Humans are creatures of habit. This comes from our innate ability to see and learn things. Eventually by performing certain actions repeatedly do we form a habit out of it. Habits can go two ways, good or bad, with the latter being more common.
In our workplaces, we have habits that we are quite fond off. The good ones can visibly improve your productivity while the bad ones can seem like procrastination. Here’s a list of productive habits that you should know at your workplace.
Start work early, plan your day
Get into the office earlier than usual, give or take 15-30 minutes. Using this extra time, plan what you need to do just for that day.
For many of us, the first thing we do when we come into the office is to go about our morning ritual of settling in. This usually involves making a cup of coffee, having some small chit-chat with your fellow co-workers, all while waiting for the computer to start up. This whole ordeal can sometimes take about 30-45 minutes right at the start of the day. While it is not necessarily a bad thing, it just goes to show how much time we use just to actually get something moving.
Define a goal, then break it down
Before you start your work, identify what you need to get done. Keep it focused but not too general, something like reviewing a stack of documents in two days. Once that’s nailed down, sit down and figure out how you can break this goal down into smaller goals.
One method is to split the workload across multiple days within the time frame you have to complete your main goal. When your goal is broken down into smaller ones, it lessens the impact of tackling a large endeavor and provides you a state of momentum to work at a steady pace.
As an added bonus, attach rewards to some of these goals. For example, if you complete a sub-task then you can have your next cup of coffee. If you finish the next one, go for a 5 minute walking break. This will gives you extra motivation to continue your day.
Know the difference, identify important and urgent matters
This one can be a bit tricky because when it comes to work almost everything is urgent, but not everything is important.
Enter the Eisenhower Box, a time management principle which helps you define how you should act accordingly depending where the action is sorted in the box.
Image taken from James Clear
Strategized by the famed US President, Dwight D. Eisenhower, the Eisenhower Box is a decision matrix which splits tasks into 4 possibilities:
- Urgent and important (tasks you will do immediately).
- Important, but not urgent (tasks you will schedule to do later).
- Urgent, but not important (tasks you will delegate to someone else).
- Neither urgent nor important (tasks that you will eliminate).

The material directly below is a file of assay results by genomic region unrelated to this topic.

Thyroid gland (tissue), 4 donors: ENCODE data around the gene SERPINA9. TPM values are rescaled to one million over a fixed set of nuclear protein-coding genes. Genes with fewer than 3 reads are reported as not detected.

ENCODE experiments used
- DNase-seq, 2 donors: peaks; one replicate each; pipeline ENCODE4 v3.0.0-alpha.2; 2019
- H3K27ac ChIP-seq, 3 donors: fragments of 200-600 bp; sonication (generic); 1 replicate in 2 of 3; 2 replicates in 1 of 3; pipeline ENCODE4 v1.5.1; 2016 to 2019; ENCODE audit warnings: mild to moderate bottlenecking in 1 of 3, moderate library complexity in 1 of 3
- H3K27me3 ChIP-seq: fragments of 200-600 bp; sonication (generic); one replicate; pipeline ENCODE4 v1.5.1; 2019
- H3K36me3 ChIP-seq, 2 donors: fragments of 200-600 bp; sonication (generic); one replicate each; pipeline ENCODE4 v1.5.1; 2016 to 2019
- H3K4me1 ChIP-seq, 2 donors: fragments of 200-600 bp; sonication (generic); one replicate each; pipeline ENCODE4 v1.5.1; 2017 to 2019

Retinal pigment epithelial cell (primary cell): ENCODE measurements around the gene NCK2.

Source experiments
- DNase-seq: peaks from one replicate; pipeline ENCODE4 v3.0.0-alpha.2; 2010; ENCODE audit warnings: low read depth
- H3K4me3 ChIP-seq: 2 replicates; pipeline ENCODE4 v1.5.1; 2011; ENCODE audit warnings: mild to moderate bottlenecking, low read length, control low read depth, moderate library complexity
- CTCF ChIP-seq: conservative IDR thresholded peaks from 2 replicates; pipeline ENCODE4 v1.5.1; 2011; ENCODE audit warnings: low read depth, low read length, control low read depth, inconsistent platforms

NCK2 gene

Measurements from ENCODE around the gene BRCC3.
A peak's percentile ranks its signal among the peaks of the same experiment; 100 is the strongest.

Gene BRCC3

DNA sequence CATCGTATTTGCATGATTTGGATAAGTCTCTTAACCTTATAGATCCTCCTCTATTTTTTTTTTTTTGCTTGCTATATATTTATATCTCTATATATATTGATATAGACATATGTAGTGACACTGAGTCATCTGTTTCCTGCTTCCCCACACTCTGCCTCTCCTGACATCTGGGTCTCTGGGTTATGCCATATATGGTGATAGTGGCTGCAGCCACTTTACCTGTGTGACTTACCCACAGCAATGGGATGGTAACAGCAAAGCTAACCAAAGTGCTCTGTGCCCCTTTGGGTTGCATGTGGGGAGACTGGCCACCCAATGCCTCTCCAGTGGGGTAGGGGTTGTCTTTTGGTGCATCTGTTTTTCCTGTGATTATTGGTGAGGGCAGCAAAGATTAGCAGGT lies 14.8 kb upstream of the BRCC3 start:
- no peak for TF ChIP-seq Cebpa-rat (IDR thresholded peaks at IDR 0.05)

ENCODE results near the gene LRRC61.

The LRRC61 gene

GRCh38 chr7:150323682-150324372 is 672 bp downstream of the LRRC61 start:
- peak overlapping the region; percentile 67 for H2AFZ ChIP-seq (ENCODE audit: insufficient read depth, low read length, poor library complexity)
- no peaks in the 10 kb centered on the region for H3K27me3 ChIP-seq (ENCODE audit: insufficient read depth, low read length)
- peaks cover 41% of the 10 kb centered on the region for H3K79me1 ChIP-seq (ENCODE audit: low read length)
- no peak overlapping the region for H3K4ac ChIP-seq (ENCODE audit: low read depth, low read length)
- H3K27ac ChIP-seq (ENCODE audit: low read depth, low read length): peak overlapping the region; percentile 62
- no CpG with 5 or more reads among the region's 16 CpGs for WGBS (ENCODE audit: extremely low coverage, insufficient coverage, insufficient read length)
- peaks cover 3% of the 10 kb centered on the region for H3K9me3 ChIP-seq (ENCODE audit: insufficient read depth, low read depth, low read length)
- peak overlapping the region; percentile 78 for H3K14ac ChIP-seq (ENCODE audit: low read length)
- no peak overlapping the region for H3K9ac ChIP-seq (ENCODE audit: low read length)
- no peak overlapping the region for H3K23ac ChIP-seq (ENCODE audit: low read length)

The challenging part in using this principle is understanding what tasks are considered important or urgent.
When you’re in the office and a phone call comes in for you, the first reaction you’ll do is pick up the call regardless of whether it is important or otherwise; this is what we label as urgent, tasks that you feel you need to react to.
Create behavior chains, turn it into a routine
Line up all your tasks that need to be completed within a given day and chain it all together. By doing so, you’ll create a progressive tempo that will help you focus on your work and will curb other non-productive behaviors from cutting into your work flow.
Behavior chains are a series of tasks that are completed one after the other. If you are doing A, you need to complete it before moving on to B, it’s as simple as that. The difficult part is keeping it going without getting distracted. Behavior chains are not limited only to the office. You can even apply the same idea to routines you have outside of work.
Be organized at all times, carry a notebook with you
If you work at a desk, sort out the clutter (if any) on your workspace and arrange the items by its relation. For example, pens, markers, staplers and other stationery should be placed in one area. Documents and papers can be placed in another area, but ultimately the goal is to be able to access whatever you need, whenever you need it.
Carry a small notebook with you wherever you go. Whenever you have a meeting, take it out and start taking points. This is to ensure that you don’t have to ponder too long on what was said during that session. Using your notebook as well, list down your tasks for the day and refer to it often as this will keep you on track.
You’ll discover that staying organized and taking notes will vastly improve your productivity.
Get enough sleep, keep your mind ready
Don’t be this guy.
This goes without saying, if you don’t get enough sleep your brain won’t be running at maximum efficiency.
Sleep deficiency can impair your cognitive functions and negatively affect your behavior, you won’t be able to get anything done. The inability to make rational decisions and muddled body activity can be seen by others which may cause others to speak of your indifferently.
Make it a habit by setting a fixed sleeping time that gives you a minimum of 7 hours of sleep (recommended 8 by some sources).
Putting it all together
Creating a good habit is difficult, I myself deal with this on a daily basis. The only time we fail at this is when we give up, so don’t. Keep at it and eventually you’ll feel that it’ll become second-nature to you.
Do you have productive habit that you follow as part of your office routine? Drop us a comment, we’d love to hear about it!